Flavius Claudius Constantinus known as Constantine III (1). The last of a series of British supported usurpers
to the imperial throne of the Western Roman Empire.
At the end of 406 AD an army of assorted Germanic
tribes moved across the
frozen Rhine, defeated a force of Franks and moved
into Gaul; it was feared that
they would cross to Britain.
The Roman Army in Britain revolted, and following
the pattern set by Magnus
Maximus selected a series of usurpers as imperial candidates.
First Marcus, then Gratius were chosen, and when
found wanting by their
masters, discarded. Their choice then fell on one
Constantine; his origins are
obscure, Edward Gibbon says that he was only a "private
soldier". Nevertheless, in 407 AD
the Army proclaimed him imperator and he immediately
led an invasion force across
to the continent. The legions based in Gaul switched their allegiance
to him and Constantine seems to have reached some sort of agreement with
the invading tribes. Sufficient to enable him to claim Gaul as his own by 408 AD, when he
occupied Arles. (Which
had by now replaced Trier as the headquarters of the
At which point it should be noted that whatever the
extent of the troop
withdrawals previously effected by Magnus Maximus and Stilicho,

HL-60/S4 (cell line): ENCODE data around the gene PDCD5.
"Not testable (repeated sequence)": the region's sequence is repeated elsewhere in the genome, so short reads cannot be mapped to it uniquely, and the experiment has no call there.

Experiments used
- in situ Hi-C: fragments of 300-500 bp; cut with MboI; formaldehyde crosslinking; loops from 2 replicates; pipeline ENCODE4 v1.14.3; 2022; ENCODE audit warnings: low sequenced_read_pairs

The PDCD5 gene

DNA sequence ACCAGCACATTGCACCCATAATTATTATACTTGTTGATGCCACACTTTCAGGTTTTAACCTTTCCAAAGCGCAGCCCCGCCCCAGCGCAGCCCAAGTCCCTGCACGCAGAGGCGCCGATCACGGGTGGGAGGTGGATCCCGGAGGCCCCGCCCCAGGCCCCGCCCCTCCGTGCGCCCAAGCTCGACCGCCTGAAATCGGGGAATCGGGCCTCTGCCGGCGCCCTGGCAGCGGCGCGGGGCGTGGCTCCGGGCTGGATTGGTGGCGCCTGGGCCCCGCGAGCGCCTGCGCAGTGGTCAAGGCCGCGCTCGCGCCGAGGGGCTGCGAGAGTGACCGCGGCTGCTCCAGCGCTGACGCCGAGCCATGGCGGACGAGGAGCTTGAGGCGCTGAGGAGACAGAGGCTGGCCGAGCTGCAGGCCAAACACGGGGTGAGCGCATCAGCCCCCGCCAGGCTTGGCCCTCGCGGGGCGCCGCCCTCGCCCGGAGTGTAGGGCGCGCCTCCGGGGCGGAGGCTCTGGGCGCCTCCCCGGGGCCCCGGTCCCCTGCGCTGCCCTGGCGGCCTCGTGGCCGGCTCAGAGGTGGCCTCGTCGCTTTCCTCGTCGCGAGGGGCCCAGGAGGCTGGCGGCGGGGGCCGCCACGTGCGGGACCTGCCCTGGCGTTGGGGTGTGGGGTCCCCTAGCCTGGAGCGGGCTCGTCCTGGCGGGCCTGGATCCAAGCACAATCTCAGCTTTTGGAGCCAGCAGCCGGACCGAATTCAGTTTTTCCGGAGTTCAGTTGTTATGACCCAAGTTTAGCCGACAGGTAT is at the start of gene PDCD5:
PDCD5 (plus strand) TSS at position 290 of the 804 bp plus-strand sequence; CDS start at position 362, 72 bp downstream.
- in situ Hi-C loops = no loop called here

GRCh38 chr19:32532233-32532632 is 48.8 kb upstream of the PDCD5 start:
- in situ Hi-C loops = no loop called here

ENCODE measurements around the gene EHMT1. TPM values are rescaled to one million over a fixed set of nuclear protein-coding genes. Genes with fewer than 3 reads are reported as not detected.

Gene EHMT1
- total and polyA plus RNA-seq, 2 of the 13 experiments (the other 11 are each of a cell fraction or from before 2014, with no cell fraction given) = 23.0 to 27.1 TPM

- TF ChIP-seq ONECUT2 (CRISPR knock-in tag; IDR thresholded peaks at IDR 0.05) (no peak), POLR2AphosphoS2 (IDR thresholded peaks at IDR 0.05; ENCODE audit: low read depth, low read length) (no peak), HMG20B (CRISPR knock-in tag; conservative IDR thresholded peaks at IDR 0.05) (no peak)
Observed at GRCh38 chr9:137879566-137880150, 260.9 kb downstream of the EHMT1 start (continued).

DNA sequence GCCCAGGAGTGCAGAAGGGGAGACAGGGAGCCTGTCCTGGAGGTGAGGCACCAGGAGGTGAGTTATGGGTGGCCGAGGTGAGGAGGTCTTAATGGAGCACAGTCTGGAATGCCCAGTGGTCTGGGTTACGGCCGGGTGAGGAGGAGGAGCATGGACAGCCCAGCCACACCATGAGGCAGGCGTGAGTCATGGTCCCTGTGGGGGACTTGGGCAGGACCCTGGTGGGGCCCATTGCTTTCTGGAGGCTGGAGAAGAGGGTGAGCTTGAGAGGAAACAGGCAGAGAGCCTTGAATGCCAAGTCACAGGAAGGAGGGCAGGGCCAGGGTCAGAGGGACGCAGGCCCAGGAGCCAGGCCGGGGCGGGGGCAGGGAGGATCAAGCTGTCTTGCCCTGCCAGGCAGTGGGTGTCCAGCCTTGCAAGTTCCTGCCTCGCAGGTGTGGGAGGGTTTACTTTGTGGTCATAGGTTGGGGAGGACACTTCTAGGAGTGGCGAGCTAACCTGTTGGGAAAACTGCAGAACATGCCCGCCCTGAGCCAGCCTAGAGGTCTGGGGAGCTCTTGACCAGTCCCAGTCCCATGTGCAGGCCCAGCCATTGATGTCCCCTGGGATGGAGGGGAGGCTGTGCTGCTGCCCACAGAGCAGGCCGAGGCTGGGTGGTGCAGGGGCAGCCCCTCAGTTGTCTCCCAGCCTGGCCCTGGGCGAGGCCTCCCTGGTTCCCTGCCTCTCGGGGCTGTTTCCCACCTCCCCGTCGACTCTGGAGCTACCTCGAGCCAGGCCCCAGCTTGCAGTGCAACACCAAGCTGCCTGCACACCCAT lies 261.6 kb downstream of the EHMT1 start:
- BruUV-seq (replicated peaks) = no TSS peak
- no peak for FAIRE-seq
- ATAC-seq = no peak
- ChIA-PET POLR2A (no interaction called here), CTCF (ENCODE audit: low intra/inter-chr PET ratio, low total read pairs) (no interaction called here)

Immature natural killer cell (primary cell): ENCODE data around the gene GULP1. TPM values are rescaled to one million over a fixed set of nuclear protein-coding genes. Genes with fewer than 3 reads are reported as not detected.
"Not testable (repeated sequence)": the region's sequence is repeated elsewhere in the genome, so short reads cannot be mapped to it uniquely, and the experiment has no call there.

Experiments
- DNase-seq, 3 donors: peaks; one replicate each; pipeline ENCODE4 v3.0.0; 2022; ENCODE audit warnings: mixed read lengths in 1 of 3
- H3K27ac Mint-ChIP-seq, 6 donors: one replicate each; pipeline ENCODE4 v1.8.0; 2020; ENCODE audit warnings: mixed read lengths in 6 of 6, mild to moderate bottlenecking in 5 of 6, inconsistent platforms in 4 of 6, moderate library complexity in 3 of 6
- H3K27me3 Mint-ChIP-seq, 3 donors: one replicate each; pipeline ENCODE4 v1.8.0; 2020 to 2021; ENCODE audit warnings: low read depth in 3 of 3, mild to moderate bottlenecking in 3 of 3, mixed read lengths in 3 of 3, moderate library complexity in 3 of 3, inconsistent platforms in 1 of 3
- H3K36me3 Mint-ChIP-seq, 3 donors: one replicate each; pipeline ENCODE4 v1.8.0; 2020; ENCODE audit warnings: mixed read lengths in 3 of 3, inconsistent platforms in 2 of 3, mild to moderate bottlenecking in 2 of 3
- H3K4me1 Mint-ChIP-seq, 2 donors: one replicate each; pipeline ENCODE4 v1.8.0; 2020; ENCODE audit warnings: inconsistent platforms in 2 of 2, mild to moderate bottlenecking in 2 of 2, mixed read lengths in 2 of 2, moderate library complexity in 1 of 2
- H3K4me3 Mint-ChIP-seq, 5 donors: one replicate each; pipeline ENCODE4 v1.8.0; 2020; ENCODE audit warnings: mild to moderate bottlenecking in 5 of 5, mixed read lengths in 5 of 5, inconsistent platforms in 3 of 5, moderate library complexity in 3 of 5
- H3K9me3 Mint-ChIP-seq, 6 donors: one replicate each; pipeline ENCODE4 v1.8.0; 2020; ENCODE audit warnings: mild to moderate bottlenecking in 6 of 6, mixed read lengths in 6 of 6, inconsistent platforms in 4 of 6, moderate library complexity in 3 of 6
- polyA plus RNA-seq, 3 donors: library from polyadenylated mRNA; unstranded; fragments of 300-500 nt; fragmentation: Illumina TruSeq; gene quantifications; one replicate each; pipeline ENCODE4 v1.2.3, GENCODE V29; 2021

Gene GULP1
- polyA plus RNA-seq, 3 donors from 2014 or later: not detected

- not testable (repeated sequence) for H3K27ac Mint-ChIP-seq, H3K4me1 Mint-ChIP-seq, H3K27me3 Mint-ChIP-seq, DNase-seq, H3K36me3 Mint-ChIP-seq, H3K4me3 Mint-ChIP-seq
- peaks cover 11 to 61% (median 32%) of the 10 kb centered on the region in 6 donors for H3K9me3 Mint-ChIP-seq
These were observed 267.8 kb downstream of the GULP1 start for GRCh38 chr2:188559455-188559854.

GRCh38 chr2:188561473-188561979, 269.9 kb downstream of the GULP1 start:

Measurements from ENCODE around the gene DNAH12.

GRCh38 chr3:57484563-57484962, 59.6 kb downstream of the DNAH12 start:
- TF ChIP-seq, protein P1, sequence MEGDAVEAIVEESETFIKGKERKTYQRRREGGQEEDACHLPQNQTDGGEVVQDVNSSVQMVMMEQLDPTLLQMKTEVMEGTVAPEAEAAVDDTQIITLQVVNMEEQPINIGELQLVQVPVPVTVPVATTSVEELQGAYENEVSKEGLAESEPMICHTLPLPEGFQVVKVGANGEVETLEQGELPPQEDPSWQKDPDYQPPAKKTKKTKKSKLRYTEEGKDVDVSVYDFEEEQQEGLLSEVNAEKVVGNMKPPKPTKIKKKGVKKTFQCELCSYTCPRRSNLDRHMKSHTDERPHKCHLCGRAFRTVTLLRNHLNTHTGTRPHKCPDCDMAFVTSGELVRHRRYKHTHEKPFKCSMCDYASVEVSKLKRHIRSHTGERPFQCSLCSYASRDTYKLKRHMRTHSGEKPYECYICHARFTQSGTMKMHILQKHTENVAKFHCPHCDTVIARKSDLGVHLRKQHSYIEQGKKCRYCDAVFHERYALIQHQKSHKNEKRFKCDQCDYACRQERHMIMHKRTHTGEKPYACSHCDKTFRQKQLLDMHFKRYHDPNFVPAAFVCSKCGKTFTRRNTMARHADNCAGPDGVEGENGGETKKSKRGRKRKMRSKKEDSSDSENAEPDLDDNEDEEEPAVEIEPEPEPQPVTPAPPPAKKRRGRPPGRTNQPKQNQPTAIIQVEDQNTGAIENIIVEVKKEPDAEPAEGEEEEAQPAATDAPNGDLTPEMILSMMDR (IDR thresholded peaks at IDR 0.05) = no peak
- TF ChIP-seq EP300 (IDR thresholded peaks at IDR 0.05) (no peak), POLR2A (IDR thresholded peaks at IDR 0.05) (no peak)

that the army in Britain still
felt sufficiently confident in its own strength to
take on both the
barbarian invaders and the forces of Honorius, the
legitimate Emperor of the
Western Roman Empire.
With Gaul under control Constantine sent Gerontius
to invade Iberia and put down
an uprising by some of Honorius’ Iberian relatives.
Like Magnus Maximus before
him, Constantine now ruled a northern-western Empire
that stretched from Iberia to
Britain. (A task, it must be said that had been made somewhat easier by
the murder of Stilicho in
408 AD, which removed the ablest military commander in
the west.) Honorius was forced to recognise Constantine's authority, and shared the consulship with him in 409 AD .
But later that year Constantine's empire began to unravel. First
Britain, then much of northern
Gaul revolted, and when Constantine sought to replace
Gerontius with his son
Constans, Gerontius revolted in turn and acclaimed one
Maximus as emperor, and
moved his forces into Gaul and laid siege to
Honorius response was to gather an army under the
command of one Constantius (2), who
advanced into Gaul in 411 AD, defeated Gerontius, and
besieged Constantine in
Arles. Constantine lost hope, took refuge in a church
and was ordained, perhaps thinking that this would save him.
It did not, he was soon captured and beheaded.
(1) History seems to refer to him as Constantine III despite his status as an usurper,
but he should not be
confused with the other Constantine III, who was
briefly emperor of the Eastern
Roman Empire in 641 AD or even the Constantine III who
was King of Scotland in
(2) this would be the Constantius who later become the emperor
Constantius III in AD 421.
Part of the Sub-Roman Britain project, where sources are detailed.